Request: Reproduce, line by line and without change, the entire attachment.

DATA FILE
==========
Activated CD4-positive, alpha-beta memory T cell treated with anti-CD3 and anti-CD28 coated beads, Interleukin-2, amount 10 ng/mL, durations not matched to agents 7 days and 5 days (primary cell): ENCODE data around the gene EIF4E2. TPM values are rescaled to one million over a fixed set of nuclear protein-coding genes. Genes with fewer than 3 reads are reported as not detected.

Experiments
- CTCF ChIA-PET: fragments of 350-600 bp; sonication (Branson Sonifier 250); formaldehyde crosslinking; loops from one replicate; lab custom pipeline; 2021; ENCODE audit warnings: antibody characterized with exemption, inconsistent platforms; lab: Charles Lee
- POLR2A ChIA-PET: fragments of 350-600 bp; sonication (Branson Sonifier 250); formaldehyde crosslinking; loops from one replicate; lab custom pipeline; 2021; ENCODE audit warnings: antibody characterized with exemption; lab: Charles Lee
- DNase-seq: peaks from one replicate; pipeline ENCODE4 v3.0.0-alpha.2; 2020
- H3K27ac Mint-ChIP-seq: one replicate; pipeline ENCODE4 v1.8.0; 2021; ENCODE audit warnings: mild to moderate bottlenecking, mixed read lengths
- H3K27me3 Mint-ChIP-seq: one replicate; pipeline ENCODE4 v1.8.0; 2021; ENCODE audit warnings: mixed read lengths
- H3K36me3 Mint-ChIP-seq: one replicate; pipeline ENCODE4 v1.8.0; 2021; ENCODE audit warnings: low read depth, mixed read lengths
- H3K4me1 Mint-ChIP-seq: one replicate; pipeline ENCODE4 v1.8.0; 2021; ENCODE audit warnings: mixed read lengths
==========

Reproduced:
Activated CD4-positive, alpha-beta memory T cell treated with anti-CD3 and anti-CD28 coated beads, Interleukin-2, amount 10 ng/mL, durations not matched to agents 7 days and 5 days (primary cell): ENCODE data around the gene EIF4E2. TPM values are rescaled to one million over a fixed set of nuclear protein-coding genes. Genes with fewer than 3 reads are reported as not detected.

Experiments
- CTCF ChIA-PET: fragments of 350-600 bp; sonication (Branson Sonifier 250); formaldehyde crosslinking; loops from one replicate; lab custom pipeline; 2021; ENCODE audit warnings: antibody characterized with exemption, inconsistent platforms; lab: Charles Lee
- POLR2A ChIA-PET: fragments of 350-600 bp; sonication (Branson Sonifier 250); formaldehyde crosslinking; loops from one replicate; lab custom pipeline; 2021; ENCODE audit warnings: antibody characterized with exemption; lab: Charles Lee
- DNase-seq: peaks from one replicate; pipeline ENCODE4 v3.0.0-alpha.2; 2020
- H3K27ac Mint-ChIP-seq: one replicate; pipeline ENCODE4 v1.8.0; 2021; ENCODE audit warnings: mild to moderate bottlenecking, mixed read lengths
- H3K27me3 Mint-ChIP-seq: one replicate; pipeline ENCODE4 v1.8.0; 2021; ENCODE audit warnings: mixed read lengths
- H3K36me3 Mint-ChIP-seq: one replicate; pipeline ENCODE4 v1.8.0; 2021; ENCODE audit warnings: low read depth, mixed read lengths
- H3K4me1 Mint-ChIP-seq: one replicate; pipeline ENCODE4 v1.8.0; 2021; ENCODE audit warnings: mixed read lengths